Unless a plan document or loan policy permits payments outside of a payroll deduction, there is no way to avoid a default. Thus, when the distribution rules are properly explained to foreign transferees, they often elect voluntarily not to participate in a U.S. plan.
Depending on the country and manner in which an employee is transferred, an employee may remain subject to U.S. Social Security and Medicare taxes, and not similar foreign taxes.
Section 3121(l) of the Internal Revenue Code allows an employer to enter into an agreement with the IRS to treat services performed outside the United States with a foreign affiliate as employment within the United States.
If such an agreement is executed, the employer must pay both the employer and the employee portion of Social Security and Medicare taxes.
After an agreement is made with the IRS, it is effective beginning with the first day of the calendar quarter in which the agreement is made or the first day of the succeeding calendar quarter, as provided in the agreement.
Once an agreement is made with respect to any foreign affiliate, the agreement may not be terminated.
For purposes of the above rule, a foreign affiliate is country in which a U.S. employer has a 10% interest or greater. As a result of the clear language of the statute, a transfer to a foreign parent entity is not an affiliate. Therefore, use of a Section 3121(l) agreement (i.e., entered into using IRS Form 2032) is not appropriate.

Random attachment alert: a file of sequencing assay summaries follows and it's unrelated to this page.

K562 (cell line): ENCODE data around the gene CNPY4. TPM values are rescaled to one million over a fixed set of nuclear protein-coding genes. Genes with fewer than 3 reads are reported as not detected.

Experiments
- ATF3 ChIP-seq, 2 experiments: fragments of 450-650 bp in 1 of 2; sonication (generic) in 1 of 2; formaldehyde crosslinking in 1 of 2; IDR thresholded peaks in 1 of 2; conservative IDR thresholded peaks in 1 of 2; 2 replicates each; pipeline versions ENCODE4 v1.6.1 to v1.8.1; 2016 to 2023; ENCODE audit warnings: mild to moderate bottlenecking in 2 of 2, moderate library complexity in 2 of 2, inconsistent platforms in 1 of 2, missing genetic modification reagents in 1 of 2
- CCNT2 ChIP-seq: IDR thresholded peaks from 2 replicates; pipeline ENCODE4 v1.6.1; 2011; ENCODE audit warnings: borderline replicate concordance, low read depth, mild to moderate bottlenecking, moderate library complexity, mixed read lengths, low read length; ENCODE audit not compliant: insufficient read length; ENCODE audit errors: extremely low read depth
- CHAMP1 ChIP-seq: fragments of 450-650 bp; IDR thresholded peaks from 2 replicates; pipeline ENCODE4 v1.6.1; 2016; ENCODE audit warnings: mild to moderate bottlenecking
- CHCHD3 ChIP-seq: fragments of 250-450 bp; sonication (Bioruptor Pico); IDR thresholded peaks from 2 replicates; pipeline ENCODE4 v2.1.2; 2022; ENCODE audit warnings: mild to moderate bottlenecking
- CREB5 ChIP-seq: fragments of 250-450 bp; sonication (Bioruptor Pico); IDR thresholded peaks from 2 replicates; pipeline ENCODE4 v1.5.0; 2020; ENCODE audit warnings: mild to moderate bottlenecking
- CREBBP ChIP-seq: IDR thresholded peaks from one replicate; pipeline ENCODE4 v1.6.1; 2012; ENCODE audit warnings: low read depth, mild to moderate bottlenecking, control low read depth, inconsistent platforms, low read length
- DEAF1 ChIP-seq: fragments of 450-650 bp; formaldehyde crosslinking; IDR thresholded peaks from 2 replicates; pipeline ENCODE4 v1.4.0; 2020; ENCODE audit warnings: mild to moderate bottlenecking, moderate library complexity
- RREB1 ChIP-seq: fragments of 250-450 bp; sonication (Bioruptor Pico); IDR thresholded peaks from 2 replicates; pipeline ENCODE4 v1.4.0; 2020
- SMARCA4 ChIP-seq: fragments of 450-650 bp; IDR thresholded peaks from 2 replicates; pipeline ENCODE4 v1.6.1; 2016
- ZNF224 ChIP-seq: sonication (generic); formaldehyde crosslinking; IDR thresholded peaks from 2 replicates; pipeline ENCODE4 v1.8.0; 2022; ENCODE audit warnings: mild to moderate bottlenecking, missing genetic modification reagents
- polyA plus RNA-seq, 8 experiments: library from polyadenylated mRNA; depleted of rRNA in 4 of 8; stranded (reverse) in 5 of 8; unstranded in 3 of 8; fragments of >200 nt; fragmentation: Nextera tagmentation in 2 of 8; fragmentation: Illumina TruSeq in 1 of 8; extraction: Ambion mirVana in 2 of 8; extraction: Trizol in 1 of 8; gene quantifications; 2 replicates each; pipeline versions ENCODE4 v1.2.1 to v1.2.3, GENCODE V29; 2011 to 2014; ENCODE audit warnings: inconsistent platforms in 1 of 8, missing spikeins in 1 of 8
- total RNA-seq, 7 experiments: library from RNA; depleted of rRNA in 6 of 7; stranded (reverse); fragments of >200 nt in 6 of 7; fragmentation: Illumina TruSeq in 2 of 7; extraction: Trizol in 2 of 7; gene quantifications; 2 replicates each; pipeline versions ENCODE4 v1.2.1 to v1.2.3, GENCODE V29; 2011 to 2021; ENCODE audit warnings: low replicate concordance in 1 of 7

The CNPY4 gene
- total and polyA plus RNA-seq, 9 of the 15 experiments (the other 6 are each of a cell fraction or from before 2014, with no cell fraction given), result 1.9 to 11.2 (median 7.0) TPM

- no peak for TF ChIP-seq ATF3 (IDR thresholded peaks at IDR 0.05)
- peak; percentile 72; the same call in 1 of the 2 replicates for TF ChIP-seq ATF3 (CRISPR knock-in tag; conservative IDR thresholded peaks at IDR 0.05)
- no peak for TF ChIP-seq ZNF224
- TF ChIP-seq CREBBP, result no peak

Under the Social Security detached-worker rule, if an employee is temporarily transferred to the same employer in another country, the individual remains covered by the payroll contributions required from the country in which he or she was transferred. This rule may apply for up to five years.
Since a transfer to a foreign parent is not a foreign affiliate, it may be beneficial to rely on the detached-worker rule without entering into a Section 3121(l) agreement with the IRS.
U.S. employers seeking to retain employees transferred to a foreign entity under the Social Security system may request a Certificate of Coverage from the Social Security Administration.
Employers can go to the SSA Web site, www.ssa.gov/coc, for details. Certificates of Coverage generally are issued in less than 30 days. The advantage of this approach is that an employer only will be required to undertake this policy when it wants a specific employee to remain subject to U.S. Social Security and Medicare taxes, and is not locked in to a permanent agreement with the IRS for all employees.
Employers should always check the applicable treaty with each country before making any decisions regarding foreign transfers and Social Security taxes, or related issues.
All of the above issues can be addressed by establishing a foreign transfer policy and/or in negotiations with each employee.
Contributing Editor Frank Palmieri, CPA, JD, LL.M (Taxation) is a partner with the law firm Palmieri & Eisenberg, with offices in Princeton, N.J. and Alexandria, Va. He is a national speaker and writer on employee benefits issues and is a fellow in the American College of Employee Benefits Counsel. Follow EBN on: Twitter | Facebook | LinkedIn | Podcasts